Theory Of Egg Boiling
Despite its apparent
simplicity, most cooks are daunted by the
prospect of producing a perfectly boiled egg.
This anxiety means that few, in the modern day,
even make the attempt to do so.
It has been known since
medieval times that two seemingly identical eggs,
cooked in the same manner, could have very
different consistencies when opened.
In earlier centuries, these
variations had been attributed to the
intervention of mischievous or malevolent spirits,
and appropriate prayers were offered before and
during the boiling process. Samuel Pepys noted in
his diary of 1665, however, that such requests
for divine assistance often appeared to have
little effect on the culinary outcome!
It was not until the
twentieth century that scientific progress
finally led to recognition of the real causes of
the problem: The inconsistency in egg cooking
related to there being far more variables
impacting on the process than had been previously
The physics, chemistry and
mathematics which ultimately led to a solution to
the problem of perfect egg boiling are
unquestionably complicated, and this has,
unfortunately, led to most egg boilings now being
attempted only within academic and research
The purpose of this article
is to summarise for a lay readership the
theoretical issues involved, and provide a step
by step guide to the practical process required
to successfully boil an egg.
It is the earnest hope of
all the academics who have contributed to the
article that it will encourage many more cooks to
develop the confidence to try it for themselves.
The variables that
impact on the boiling of an egg:
1 - The egg, itself:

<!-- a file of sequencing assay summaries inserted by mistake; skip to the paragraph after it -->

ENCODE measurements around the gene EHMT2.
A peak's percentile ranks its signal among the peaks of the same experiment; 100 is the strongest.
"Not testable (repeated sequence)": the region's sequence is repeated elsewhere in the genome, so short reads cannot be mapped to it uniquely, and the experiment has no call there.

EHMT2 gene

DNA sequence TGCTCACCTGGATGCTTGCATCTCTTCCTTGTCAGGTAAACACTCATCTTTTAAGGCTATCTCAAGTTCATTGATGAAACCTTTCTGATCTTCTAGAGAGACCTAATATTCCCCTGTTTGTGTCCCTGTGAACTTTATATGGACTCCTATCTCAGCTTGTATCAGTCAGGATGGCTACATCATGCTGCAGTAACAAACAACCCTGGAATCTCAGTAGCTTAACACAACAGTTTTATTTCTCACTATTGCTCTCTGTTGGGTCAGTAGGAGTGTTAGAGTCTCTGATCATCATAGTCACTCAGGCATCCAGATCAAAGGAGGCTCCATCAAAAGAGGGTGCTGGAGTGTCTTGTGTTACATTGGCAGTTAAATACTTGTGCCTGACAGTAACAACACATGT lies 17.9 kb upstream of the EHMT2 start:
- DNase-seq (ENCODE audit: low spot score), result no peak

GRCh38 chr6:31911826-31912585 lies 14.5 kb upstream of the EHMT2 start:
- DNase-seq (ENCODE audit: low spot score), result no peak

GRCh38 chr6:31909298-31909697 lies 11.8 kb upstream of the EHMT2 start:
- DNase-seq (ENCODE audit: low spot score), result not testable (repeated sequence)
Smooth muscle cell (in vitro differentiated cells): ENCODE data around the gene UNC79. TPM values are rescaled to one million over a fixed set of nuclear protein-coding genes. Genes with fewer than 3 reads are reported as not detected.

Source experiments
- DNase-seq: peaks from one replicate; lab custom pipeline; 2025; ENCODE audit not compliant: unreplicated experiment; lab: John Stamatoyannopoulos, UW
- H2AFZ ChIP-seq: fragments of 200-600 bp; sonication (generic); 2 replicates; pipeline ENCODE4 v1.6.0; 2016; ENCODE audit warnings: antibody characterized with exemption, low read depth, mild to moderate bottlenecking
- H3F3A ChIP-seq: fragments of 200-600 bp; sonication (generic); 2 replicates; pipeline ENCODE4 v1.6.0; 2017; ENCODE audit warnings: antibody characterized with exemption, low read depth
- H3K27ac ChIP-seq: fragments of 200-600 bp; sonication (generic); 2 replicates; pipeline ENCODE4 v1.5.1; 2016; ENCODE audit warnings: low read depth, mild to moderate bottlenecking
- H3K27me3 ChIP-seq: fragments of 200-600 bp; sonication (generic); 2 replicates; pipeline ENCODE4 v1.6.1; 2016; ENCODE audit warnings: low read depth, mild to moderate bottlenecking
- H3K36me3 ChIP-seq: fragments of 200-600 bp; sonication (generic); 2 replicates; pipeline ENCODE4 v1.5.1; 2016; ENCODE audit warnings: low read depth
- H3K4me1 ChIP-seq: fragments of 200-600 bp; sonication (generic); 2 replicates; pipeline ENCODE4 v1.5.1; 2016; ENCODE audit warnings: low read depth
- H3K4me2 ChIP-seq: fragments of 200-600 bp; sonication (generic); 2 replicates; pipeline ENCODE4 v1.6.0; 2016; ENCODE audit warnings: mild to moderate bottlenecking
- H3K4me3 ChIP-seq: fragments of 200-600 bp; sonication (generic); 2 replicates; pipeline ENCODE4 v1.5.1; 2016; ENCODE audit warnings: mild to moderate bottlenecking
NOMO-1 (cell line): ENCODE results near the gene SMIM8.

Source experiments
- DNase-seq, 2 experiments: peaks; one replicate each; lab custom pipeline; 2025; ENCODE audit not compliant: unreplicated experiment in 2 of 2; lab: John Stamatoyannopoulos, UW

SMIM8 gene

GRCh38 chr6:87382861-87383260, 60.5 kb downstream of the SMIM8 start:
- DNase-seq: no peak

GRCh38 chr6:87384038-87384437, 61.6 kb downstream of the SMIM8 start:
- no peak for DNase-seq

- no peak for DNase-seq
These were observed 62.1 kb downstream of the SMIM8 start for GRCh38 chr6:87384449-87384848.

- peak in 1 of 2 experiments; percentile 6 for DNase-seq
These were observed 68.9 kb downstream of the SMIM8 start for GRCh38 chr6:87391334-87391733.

There are two inherent
properties of an egg that impact on its behaviour
when boiled: One is its size and the other is its
Quantifying these two
properties has posed significant challenges to
the finest scientific and mathematical minds.
The first major
breakthrough occurred in 1968 when Professor
Sandy Yoke of Oxford University was awarded the
Nobel Prize for Mathematics for her resolution of
what is known as the "Shape Profile Problem".
Isaac Newton in his Principia
Mathematica had already deduced that all
eggs are egg shaped. He had also concluded that
for an egg of a specific volume, there are an
infinite number of maximum diameters, maximum
lengths and shell curvatures that can contain
that same volume. These differences in geometry
cause the passage of heat to differ through eggs
of identical volume. This obviously affects their
Professor Yoke proved that
the impact of egg geometry on cooking properties
could be fully described by just two variables:
the volume of the egg, usually denoted by the
lower case letter, v, and its "shape profile
coefficient", usually denoted by the lower
case letter, s.
The second breakthrough
came in 1976 when a postgraduate chemistry
student at Cambridge University, John White,
realised that the density of an egg related to
Chemical changes gradually
occur within the substance of an egg from the day
it is laid. These ultimately result it being
described as "bad". These changes also
affect the boiling properties of the egg. John
White not only calculated the relationship
between freshness and density, but also between
density and those boiling properties. He
mathematically described this latter relationship
with a coefficient he named the "culinary
density" of the egg. This is usually denoted
by the lower case letter, c.
The boiling properties that
are directly related to inherent properties of an
egg were, therefore, found to be fully described
by its volume (v), its shape profile coefficient
(s) and its culinary density (c).
Practical application of
the above theory, however, had to await the